What I want to address is the new problem creeping into existence through social media: the dehumanization of people on the internet. It seems as though every time there is a new tragedy, the words start to fly like bullets, blaming the opposing political party, a different religion, the police force, this organization, that organization. And there is little kindness or grace in these accusations. On all sides of every issue, the loudest, angriest voices get the megaphone. Someone who attempts to voice an honest and humble opinion is mercilessly attacked. I’m sure many of you reading this will pinpoint someone you disagree with; we all tend to notice more when the “opposition” is doing something uncharitable, but it truly comes from all sides. Every issue.

So what to do? I have been thinking and praying and reflecting on this question for a long time. It is no secret, I have people very close to me who have polar-opposite views of nearly every issue that is dear to me. I think this gives me a unique perspective on the importance of seeing the human behind the opinion. It is so easy to forget that a person wrote the Facebook status update that made your face burn and your heart race. And it is likely that person has good intentions, however the words might hurt you.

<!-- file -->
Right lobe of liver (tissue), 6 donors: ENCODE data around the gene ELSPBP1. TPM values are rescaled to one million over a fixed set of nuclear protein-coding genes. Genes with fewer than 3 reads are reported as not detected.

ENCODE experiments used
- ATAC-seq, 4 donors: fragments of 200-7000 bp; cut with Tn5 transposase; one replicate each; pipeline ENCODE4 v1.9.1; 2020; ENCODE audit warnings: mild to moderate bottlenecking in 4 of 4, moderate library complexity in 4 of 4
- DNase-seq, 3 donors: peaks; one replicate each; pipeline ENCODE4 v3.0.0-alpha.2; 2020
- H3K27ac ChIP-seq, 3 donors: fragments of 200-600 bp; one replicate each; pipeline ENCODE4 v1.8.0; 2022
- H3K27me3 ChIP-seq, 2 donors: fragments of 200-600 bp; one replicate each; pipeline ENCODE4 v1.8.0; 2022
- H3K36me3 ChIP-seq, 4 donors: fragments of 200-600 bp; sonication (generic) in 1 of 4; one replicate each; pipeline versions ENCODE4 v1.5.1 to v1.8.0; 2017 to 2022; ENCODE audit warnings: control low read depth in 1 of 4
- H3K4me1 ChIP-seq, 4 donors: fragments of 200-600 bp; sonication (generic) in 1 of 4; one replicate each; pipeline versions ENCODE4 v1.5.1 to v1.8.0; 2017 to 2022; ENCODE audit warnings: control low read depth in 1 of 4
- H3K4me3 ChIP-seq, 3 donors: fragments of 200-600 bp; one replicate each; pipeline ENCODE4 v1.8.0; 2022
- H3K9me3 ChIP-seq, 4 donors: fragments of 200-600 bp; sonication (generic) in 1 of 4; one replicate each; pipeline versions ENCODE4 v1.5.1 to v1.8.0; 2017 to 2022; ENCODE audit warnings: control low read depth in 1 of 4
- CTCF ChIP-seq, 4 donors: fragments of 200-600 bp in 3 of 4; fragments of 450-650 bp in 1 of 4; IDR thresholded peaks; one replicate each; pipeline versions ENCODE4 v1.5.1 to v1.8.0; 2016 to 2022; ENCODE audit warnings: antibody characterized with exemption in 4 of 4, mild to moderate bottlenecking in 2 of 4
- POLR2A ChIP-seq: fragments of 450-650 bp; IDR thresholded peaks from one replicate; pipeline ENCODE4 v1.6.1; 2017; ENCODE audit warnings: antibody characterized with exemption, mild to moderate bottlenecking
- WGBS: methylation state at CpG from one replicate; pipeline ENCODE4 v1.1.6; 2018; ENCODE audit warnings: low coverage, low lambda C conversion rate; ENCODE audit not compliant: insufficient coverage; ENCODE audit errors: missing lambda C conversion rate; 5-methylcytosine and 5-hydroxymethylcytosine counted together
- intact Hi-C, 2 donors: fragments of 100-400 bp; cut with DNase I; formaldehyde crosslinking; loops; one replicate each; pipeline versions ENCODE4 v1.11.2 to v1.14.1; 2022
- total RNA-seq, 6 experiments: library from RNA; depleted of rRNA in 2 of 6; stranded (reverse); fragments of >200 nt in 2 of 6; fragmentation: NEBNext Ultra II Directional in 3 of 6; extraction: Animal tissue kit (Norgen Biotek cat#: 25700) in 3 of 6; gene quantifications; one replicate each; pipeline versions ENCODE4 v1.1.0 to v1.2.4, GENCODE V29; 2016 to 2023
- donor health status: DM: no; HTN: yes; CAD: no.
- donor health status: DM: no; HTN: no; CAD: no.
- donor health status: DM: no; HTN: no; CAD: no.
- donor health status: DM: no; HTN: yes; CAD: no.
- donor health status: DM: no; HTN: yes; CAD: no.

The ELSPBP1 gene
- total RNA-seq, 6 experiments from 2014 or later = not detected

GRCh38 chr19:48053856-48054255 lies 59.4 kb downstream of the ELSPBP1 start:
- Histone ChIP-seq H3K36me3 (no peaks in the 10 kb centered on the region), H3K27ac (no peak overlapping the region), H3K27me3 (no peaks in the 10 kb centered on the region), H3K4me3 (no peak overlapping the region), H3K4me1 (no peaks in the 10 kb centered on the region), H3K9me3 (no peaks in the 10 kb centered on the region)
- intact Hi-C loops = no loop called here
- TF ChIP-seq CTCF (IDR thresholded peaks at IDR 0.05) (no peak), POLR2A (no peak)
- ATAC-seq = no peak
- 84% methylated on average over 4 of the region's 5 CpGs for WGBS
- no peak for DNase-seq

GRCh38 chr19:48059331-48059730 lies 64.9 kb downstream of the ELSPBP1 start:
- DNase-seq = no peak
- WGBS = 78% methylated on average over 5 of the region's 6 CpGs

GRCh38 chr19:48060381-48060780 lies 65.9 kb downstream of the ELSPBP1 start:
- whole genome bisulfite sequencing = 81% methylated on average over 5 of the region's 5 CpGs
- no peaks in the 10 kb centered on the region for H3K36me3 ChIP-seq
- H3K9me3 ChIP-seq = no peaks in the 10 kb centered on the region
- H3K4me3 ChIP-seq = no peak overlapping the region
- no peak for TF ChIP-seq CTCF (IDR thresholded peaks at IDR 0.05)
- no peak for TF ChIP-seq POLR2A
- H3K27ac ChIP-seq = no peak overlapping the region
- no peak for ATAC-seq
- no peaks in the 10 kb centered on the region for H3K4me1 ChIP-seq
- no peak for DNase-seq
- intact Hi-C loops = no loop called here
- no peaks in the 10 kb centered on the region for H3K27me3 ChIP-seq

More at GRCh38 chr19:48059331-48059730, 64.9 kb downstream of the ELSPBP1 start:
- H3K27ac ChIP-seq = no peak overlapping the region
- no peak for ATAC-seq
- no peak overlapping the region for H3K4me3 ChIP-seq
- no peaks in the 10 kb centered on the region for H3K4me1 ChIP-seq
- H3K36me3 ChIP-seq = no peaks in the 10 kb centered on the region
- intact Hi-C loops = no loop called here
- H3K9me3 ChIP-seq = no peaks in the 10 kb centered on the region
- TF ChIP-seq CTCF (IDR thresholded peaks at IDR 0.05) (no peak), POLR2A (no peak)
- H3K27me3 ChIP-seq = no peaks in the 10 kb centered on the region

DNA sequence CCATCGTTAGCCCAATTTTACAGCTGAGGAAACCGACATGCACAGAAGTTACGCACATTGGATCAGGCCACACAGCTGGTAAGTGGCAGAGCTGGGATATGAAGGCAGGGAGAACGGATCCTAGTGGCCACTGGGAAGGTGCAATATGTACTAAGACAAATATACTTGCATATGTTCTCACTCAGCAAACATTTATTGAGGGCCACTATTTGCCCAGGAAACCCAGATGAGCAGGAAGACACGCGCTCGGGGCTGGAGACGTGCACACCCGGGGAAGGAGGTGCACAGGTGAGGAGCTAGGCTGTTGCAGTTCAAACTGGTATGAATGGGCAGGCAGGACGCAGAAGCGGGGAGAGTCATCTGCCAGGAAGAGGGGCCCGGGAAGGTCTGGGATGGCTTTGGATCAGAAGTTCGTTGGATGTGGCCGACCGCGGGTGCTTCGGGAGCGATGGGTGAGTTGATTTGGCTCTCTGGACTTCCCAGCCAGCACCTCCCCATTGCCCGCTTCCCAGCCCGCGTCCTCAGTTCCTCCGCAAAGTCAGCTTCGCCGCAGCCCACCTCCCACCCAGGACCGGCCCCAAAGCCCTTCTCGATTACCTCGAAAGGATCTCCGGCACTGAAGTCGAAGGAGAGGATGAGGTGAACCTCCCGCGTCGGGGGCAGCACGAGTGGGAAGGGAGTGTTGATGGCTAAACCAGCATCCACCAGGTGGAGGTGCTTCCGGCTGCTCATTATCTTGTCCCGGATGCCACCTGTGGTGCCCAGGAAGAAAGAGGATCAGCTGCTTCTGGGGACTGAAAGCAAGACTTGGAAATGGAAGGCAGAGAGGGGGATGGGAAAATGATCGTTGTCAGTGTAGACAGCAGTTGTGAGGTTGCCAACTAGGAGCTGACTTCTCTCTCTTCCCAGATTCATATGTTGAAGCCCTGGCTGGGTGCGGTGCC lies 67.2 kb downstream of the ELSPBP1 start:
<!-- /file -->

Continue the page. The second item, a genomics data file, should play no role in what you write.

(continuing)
Armchair activism isn’t going to go away, and I don’t actually think it should. I think it is important to voice our opinion on the current issues of the day. But there are two major changes I would love to see in the way our internet conversations happen. First, those who have a strong opinion about an issue should DO something about it. Are you heartbroken at the sight of young Syrian refugees shivering cold and wet on the shore? Find out how you can help them. Are you appalled at the frequency of mass shootings in our country? Get involved. If these issues are important to you, they should still be important after they are no longer in the news. The refugee crisis was a problem long before it entered our Facebook feeds, and it will be a problem long after we’ve forgotten about it. As Gandhi said, “Be the change you want to see in the world.” Don’t just talk about it.